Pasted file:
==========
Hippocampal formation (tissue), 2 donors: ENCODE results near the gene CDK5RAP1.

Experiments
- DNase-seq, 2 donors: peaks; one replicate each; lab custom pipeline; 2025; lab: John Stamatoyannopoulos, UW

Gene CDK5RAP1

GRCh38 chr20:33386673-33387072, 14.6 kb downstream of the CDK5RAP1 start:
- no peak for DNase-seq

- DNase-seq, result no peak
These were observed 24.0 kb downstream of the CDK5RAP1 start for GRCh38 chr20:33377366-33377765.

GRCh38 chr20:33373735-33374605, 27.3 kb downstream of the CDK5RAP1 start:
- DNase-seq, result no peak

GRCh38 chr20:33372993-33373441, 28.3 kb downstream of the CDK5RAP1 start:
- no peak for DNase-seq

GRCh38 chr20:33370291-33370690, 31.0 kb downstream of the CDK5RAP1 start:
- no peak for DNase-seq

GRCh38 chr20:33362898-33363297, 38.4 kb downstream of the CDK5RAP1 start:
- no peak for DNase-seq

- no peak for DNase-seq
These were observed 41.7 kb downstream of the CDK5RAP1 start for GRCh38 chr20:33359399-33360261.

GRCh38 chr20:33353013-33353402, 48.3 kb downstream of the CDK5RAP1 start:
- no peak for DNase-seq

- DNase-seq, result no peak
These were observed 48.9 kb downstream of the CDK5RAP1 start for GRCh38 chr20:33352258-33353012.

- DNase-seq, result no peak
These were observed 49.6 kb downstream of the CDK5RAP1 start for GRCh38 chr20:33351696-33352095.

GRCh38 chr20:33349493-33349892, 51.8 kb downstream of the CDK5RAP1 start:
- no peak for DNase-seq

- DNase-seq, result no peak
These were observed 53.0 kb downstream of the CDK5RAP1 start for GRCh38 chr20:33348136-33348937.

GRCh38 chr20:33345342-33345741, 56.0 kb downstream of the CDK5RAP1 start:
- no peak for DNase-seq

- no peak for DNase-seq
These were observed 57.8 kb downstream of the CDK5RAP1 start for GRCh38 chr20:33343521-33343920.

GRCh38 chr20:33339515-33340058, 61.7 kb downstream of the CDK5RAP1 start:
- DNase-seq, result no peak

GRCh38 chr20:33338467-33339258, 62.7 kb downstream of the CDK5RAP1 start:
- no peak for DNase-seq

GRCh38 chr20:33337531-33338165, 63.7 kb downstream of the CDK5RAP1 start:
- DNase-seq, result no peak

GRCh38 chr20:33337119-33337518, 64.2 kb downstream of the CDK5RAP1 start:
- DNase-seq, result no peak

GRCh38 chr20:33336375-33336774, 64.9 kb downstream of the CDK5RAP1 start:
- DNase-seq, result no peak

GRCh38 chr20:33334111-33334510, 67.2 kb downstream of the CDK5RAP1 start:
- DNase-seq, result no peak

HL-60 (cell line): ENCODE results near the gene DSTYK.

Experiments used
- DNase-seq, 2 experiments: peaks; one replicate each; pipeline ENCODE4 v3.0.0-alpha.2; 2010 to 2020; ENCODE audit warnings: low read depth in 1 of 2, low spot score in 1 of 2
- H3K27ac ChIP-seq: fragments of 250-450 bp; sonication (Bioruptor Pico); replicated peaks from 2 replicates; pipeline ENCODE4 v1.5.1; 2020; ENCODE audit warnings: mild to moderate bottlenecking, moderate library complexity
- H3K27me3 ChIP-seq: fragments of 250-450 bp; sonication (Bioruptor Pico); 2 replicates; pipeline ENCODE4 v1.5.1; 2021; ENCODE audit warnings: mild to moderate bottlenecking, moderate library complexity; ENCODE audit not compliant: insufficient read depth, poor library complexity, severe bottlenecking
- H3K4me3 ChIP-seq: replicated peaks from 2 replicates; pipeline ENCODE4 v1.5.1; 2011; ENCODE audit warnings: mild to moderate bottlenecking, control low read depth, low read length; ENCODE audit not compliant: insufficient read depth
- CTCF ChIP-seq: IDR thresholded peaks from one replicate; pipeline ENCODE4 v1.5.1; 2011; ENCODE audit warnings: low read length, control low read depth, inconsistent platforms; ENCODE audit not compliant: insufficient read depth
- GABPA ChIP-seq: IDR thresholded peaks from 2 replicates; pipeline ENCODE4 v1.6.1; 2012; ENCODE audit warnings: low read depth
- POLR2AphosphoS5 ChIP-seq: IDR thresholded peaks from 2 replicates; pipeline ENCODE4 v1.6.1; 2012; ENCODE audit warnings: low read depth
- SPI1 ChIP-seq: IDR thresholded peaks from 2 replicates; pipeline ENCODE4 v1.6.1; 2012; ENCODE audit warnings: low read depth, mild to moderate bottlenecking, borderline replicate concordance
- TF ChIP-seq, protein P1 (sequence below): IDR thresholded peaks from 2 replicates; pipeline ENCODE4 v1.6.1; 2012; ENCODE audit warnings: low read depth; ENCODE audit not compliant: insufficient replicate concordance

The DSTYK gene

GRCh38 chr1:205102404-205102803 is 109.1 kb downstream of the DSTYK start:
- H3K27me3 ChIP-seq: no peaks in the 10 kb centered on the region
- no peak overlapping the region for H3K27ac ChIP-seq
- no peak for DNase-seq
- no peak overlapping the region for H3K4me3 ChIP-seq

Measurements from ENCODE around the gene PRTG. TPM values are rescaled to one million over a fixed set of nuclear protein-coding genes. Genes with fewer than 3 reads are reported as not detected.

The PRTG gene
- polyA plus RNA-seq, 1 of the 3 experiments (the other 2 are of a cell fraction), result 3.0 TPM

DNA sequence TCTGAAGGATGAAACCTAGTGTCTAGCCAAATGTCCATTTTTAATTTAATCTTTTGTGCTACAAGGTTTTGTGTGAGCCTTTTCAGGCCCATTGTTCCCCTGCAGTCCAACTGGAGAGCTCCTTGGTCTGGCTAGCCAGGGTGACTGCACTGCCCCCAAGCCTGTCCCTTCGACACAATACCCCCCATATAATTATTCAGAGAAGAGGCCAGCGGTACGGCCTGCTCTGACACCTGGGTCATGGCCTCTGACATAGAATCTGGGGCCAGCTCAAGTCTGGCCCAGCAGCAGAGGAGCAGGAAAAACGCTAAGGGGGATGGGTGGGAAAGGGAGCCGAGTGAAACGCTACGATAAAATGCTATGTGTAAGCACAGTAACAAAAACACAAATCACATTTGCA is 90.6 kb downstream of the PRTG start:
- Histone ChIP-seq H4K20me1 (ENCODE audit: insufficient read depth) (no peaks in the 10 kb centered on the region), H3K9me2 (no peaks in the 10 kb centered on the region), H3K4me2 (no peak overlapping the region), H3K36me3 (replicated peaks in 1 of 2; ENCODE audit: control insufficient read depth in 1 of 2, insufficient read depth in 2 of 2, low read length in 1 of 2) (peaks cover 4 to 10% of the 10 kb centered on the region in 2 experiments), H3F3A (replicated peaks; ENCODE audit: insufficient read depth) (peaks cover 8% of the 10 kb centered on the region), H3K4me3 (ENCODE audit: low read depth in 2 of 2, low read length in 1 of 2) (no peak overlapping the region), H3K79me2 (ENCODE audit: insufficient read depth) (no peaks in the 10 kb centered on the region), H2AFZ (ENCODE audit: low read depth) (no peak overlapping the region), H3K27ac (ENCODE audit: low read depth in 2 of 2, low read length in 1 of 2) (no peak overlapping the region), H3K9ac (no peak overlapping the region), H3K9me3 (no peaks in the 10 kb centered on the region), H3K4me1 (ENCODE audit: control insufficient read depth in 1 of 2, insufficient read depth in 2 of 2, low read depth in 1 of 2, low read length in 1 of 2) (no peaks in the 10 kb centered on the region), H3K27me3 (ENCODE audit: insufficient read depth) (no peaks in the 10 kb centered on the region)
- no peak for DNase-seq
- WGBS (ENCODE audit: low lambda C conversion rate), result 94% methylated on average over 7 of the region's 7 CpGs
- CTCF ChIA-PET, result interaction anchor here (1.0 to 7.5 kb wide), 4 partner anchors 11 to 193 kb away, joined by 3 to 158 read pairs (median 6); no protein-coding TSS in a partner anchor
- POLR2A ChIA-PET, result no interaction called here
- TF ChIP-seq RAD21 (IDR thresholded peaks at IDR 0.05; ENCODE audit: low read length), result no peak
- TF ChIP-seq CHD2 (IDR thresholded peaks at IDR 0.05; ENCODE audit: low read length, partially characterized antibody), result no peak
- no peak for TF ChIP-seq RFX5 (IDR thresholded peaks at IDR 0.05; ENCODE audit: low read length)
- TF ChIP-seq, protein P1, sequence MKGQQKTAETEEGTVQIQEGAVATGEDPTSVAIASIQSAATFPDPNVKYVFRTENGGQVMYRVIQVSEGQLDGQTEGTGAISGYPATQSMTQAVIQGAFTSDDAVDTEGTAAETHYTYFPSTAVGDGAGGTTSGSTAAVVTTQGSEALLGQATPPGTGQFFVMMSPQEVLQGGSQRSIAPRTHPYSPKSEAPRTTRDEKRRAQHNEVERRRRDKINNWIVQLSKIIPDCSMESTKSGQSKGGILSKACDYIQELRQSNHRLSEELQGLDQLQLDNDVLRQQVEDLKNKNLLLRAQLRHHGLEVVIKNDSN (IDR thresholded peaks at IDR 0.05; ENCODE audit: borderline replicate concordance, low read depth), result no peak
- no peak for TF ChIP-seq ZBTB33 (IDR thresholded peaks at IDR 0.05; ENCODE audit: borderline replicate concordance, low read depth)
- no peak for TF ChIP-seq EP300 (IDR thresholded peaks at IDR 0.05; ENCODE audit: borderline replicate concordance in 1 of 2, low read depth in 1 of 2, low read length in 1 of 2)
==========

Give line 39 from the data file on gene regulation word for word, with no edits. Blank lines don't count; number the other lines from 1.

GRCh38 chr20:33337119-33337518, 64.2 kb downstream of the CDK5RAP1 start: